Meanwhile, Bingham met with success in another quarter. During the war, he had written and published under Confederate imprint a Latin grammar (1863) and an edited translation of Caesar's Commentaries (1864). By the late 1870s, both were being used as textbooks in almost every state in the Union, and both remained in print for over twenty-five years. Bingham also produced an English grammar (1867) and a series of Latin readers; at the time of his death, he was preparing a textbook on Latin prose composition.
In early 1873, Bingham suffered an apparent physical collapse, attributed by contemporaries to strain and overwork. By 1 Feb. he was well enough to accompany his brother to Raleigh as a member of a delegation of fifty-five dignitaries petitioning the state senate to reopen the university. Three weeks later, however, he died in Gainesville, Fla., where he had traveled for his health, and was buried in the Mebane City Cemetery.
Bingham served as a Presbyterian elder for much of his adult life. Celebrated for an extraordinary speaking ability, he was also an accomplished pianist and organist and was highly regarded as an occasional poet. In December 1856 he married Owen White, the sister of a college friend. The couple had six children: William James (28 Nov. 1857–24 Jan. 1888), Ernest, Walter Lenoir (1863–86), Norwood, Herbert (1873–97), and Mary Stuart, who married Preston Lewis Grey, of Bristol, Va.
Samuel A. Ashe, ed., Biographical History of North Carolina, vol. 4 (1906).
Kemp P. Battle, "Orange County," Western North Carolina Historical and Biographical (1890).
William Bingham, Caesar's Commentaries on the Gallic Wars (1864), A Grammar of the English Language (1867), A Grammar of the Latin Language (1863), A Latin Reader (1869), The Life and Writings of Hugh Miller (1859), "The People and Their Common Schools" (North Carolina Collection, University of North Carolina, Chapel Hill), and "There Remaineth a Rest to the People of God," The North Carolina Speaker, ed. Eugene G. Harrell and John B. Neathery (1887).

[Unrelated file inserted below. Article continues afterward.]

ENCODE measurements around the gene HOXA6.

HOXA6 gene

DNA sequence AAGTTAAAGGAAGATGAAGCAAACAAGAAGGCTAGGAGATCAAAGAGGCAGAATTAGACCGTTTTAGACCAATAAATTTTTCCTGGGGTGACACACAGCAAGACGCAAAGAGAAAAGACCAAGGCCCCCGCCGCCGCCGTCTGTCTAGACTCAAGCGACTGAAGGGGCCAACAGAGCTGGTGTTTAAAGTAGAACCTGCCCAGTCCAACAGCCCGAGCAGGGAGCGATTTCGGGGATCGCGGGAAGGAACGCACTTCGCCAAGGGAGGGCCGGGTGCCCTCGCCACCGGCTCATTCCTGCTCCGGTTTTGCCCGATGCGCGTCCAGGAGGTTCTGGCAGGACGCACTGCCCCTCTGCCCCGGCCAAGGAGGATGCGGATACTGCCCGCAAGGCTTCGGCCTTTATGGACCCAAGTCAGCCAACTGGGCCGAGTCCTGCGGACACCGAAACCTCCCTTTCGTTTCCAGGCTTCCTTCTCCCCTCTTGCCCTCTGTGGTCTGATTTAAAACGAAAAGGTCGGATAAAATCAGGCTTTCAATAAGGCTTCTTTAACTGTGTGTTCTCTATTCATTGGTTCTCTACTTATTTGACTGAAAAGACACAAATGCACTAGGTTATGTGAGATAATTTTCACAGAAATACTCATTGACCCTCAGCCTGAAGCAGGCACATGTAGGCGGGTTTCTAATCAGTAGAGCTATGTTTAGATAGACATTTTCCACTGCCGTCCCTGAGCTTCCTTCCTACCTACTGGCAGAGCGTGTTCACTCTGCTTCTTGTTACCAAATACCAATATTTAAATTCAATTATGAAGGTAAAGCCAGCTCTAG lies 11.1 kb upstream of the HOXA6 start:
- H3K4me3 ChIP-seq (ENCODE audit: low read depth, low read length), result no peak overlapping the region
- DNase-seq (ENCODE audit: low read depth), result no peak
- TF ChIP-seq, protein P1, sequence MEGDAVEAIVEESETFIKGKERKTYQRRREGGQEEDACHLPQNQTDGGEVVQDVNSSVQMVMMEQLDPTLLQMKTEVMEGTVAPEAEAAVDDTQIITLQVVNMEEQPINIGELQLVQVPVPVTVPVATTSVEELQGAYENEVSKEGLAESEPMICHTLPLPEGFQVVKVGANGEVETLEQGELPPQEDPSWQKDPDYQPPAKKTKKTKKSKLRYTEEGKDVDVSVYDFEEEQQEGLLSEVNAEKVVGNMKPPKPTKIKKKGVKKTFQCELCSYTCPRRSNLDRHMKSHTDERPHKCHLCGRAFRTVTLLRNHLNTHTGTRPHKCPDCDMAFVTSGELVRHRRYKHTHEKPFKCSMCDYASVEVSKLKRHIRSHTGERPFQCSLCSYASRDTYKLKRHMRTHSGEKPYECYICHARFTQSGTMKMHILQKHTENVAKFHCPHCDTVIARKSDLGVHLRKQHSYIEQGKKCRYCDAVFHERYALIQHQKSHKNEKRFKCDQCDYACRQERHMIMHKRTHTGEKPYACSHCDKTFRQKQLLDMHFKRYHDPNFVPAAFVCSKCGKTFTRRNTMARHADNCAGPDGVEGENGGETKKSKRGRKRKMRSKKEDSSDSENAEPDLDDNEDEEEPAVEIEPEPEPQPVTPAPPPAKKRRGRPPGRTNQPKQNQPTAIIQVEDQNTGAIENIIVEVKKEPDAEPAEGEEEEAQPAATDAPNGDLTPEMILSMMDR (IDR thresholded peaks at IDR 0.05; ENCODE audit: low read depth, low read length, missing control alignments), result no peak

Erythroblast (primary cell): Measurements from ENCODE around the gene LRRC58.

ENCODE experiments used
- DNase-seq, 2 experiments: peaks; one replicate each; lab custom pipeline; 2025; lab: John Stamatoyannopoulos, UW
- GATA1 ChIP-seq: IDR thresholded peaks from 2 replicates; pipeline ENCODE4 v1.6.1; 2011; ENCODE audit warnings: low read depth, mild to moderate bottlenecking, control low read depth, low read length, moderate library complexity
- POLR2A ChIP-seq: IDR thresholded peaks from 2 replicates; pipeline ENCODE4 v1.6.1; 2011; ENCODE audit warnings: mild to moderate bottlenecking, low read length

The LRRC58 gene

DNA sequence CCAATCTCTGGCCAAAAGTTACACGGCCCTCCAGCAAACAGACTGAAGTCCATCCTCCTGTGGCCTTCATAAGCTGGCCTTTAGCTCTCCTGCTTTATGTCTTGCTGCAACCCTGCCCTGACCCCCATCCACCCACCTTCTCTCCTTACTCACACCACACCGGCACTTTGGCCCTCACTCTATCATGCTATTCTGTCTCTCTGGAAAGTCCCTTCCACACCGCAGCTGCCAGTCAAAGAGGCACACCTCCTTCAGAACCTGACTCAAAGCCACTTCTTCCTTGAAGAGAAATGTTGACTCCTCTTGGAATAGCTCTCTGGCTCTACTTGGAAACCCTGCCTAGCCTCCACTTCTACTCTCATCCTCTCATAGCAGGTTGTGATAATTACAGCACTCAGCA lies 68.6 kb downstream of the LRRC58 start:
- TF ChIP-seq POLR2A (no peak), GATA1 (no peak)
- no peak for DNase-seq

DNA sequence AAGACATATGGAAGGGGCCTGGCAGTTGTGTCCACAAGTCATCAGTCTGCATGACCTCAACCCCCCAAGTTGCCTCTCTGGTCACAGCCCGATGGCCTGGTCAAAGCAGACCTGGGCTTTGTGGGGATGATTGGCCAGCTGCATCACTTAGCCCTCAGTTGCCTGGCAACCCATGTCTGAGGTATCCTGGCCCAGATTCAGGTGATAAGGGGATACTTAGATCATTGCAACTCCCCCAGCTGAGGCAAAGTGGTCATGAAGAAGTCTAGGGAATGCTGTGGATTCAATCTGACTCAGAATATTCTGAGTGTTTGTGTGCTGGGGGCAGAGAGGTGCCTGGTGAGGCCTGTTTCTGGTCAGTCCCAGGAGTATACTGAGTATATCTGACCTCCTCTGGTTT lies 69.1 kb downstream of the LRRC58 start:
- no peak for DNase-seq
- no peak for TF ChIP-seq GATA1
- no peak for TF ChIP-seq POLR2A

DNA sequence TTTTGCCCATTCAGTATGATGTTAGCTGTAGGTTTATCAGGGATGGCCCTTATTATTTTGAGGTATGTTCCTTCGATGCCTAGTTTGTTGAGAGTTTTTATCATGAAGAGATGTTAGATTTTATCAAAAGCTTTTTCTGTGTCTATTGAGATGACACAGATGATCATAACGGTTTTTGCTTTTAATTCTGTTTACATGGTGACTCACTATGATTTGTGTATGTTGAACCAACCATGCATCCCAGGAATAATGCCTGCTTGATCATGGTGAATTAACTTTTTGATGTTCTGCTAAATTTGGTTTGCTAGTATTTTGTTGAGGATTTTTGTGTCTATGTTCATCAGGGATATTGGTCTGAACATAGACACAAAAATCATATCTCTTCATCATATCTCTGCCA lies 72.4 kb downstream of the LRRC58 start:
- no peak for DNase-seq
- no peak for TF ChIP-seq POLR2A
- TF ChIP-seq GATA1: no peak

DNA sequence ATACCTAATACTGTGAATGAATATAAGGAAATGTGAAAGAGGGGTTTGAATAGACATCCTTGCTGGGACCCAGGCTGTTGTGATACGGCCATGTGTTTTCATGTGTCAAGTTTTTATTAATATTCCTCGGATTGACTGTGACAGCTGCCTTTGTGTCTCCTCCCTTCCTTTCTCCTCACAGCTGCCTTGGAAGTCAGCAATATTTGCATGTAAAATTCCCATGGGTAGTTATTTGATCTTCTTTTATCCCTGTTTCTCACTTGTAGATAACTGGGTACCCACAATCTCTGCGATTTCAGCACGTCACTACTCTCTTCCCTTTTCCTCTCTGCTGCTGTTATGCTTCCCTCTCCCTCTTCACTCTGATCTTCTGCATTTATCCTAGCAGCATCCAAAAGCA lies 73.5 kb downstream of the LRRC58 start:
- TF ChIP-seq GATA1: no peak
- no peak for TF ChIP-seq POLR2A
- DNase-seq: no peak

Raleigh State Chronicle, 6 Dec. 1893.
C. L. Raper, The Church and Private Schools of North Carolina (1898).
Robert Hamlin Stone, A History of Orange Presbytery, 1770–1970 (1970).
Walter P. Williamson, "The Bingham School," Our Living and Our Dead, vol. 2 (1875).
"Bingham School." N.C. Highway Historical Marker P-16, N.C. Office of Archives & History. http://www.ncmarkers.com/Markers.aspx?sp=Markers&k=Markers&sv=P-16 (accessed March 15, 2013).
"William Bingham's Superintendency." Biennial Report of the Superintendent of Public Instruction of North Carolina part 2. Raleigh: Guy V. Turner. 1898. 151-153. http://books.google.com/books?id=9AnNAAAAMAAJ&pg=PA935#v=onepage&q&f=false
Bingham, Sallie. Passion and Prejudice: A Family Memoir, with a New Introduction. New York: Applause Books. 1991. 94-102. http://books.google.com/books?id=ZOtWPQJsEvIC&lpg=PA94&pg=PA94#v=onepage&q&f=false (accessed March 15, 2013).
E.G. Williams and Bro. "Engraving, Accession #: H.19XX.318.142." 1907. North Carolina Museum of History.
1 January 1979 | Steelman, Bennett L.